The engine was the big brother to the 292 – the 332 cubic inch V-8. It ran poorly because the rocker arm assembly on one head had starved for oil, and the valves were not opening adequate for the engine to run well. A trip to the used parts store and a couple of afternoons and the truck became worth ten times what we paid for it, since it now ran well.

I broke an axle in the rear end of this truck. It was not a clean break. A chunk of axle shaft about 8 inches long splintered and lodged inside the axle housing, and it took all my spare time for about a month to get it out.

Then I went looking for parts and found that the whole rear axle was from a 1938 vintage International Harvester truck! I paid more attention to things that might break an axle shaft after that, things like getting stuck in the mud. That old rascal was fun to drive.

Next came a 1964 Ford F-800 that had been retired from a potato hauling fleet as the fleet moved on to diesel power. The power was the 391 cubic inch truck engine, with a 4-barrel carburetor and the power got to the road via a close-ratio 5-speed transmission and 2-speed rear axle.

Next I acquired the first “big” truck, the 1962 Freightliner with the 220 Cummins engine. This is the one that blew about 18 inches of flame from the exhaust stack when it was pulling hard. This truck had a good block heater so it would usually start on the coldest days of winter.

I had a diesel tractor that had to be helped to start by the Freightliner’s 24-volt series/parallel set up. Even with the little tractor plugged in at night, it would not start.

The only way I could make it start was to put jumper cables on it from the Freightliner so I fed 24 volts through the tractor’s 12-volt system. I would not attempt to use the glow plugs on the tractor since I also had to use starting fluid. Starting fluid plus glow plugs equals the cylinder head of the tractor on Mars.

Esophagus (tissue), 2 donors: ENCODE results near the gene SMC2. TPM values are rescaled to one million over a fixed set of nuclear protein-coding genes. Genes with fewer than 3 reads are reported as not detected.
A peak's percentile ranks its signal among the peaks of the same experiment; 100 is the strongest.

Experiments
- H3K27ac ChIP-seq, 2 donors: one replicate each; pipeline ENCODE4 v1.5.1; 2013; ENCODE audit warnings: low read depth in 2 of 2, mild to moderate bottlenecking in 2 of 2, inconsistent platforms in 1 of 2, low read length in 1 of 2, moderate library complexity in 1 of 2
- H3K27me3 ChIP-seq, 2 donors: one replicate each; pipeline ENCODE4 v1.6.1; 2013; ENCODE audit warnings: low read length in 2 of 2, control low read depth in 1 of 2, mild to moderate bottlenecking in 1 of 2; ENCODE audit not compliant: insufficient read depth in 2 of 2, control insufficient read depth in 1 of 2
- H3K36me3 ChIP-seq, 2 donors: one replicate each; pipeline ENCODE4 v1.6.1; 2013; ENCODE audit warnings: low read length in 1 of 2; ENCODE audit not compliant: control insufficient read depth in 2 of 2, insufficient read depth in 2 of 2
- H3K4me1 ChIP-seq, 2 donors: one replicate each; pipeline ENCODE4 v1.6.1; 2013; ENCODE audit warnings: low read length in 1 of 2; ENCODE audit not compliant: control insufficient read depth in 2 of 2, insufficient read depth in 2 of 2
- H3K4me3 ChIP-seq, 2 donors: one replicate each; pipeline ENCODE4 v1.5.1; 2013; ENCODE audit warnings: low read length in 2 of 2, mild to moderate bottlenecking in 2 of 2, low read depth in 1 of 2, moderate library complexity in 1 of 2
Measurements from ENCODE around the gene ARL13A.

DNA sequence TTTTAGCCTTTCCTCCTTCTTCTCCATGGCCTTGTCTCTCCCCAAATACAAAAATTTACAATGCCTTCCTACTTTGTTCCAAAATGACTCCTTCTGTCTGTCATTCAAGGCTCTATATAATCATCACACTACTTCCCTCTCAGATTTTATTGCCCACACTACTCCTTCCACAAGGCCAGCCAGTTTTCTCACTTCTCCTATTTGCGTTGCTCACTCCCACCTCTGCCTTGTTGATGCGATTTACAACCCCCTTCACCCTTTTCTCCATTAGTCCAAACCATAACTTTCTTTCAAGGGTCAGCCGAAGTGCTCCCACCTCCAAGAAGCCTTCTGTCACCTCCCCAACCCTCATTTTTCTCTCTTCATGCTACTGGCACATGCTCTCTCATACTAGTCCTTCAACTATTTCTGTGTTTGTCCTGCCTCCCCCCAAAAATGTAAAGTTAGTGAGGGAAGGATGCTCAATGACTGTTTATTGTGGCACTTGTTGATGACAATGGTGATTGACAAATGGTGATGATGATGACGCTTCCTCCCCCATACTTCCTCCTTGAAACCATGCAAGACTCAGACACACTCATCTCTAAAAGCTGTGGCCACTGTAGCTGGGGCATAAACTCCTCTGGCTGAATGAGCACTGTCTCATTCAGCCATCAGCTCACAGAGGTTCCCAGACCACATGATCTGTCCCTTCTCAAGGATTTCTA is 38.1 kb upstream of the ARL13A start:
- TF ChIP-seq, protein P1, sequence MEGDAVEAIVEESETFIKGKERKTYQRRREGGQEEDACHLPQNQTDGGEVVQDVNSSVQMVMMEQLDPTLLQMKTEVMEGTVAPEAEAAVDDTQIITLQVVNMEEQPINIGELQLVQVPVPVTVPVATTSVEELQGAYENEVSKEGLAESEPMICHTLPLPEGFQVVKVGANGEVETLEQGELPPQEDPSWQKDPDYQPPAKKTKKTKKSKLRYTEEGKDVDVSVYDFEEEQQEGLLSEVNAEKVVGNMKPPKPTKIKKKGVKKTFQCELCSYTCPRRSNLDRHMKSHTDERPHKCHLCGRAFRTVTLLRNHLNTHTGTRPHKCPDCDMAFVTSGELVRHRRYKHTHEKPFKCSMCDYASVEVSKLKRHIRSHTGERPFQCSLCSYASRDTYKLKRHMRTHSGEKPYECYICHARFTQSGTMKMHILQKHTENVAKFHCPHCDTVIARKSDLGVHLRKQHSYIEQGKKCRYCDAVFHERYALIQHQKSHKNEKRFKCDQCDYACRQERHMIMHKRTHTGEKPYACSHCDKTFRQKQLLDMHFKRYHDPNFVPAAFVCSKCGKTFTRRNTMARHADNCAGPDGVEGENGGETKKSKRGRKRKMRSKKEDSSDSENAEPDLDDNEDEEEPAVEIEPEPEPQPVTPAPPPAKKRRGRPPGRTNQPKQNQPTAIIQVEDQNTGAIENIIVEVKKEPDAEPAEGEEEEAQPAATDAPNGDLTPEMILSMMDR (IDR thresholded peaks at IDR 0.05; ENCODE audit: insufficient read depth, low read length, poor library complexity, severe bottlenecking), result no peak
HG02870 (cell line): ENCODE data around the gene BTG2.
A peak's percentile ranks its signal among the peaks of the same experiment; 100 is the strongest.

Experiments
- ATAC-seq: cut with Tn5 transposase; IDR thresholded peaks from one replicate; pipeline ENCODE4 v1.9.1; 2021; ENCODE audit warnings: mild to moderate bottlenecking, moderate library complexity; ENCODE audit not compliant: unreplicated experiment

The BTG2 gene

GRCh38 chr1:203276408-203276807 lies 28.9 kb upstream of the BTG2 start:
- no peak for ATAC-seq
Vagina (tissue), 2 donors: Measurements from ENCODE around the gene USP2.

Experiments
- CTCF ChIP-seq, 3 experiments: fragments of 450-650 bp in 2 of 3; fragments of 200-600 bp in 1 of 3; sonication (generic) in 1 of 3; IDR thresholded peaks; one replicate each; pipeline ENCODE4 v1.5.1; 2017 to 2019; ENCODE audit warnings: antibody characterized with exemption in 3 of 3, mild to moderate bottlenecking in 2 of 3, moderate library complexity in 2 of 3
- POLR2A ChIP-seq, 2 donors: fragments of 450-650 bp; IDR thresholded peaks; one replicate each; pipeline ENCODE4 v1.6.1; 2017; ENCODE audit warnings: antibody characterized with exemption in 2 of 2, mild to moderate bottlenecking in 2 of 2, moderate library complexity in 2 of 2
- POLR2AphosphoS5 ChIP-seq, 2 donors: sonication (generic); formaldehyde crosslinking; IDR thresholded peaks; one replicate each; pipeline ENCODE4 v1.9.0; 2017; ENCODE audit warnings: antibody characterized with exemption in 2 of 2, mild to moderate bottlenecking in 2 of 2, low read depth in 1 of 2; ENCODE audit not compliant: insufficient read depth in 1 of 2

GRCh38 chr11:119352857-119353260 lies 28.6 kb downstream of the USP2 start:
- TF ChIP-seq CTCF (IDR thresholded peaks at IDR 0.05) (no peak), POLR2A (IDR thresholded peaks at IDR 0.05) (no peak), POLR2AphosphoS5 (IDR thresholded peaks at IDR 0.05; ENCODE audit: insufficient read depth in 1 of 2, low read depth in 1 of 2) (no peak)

With the motor turning over fast, I fed it starting fluid until it gave up and started. It usually took about a can of starting fluid to get it to fire and more to keep it running long enough to warm up and run on diesel by itself. I have no idea why the 12-volt starter did not melt down under this abuse.

The 1968 Mack followed the Freightliner, and it was followed by two more Freightliners, both altered to do what I wanted them to do and to fit my over-sized carcass into the cab.

My current “ride” is the 1997 Dodge diesel one-ton I’ve had for the last eight or nine years. The air ride driver’s seat was such an improvement that I added another on the passenger side, also a custom shift knob, a C.B. radio, a scanner, a radar detector, the muffler went away, the power is up to 340 from the stock 215, plus the sliding tool box cover I made.

The kids tell me that the only thing about the Dodge that is the same as when I got it is the title. The back up lights came in a box that said “driving lights” on it.

The other day I parked it near where the second generation Hay Hauler was working on some new lettering for his Freightliner. Some time later I noticed that the back of my Dodge was neatly lettered, “Still plays with trucks”. Who raised that dang kid, anyway?  FG

Brad Nelson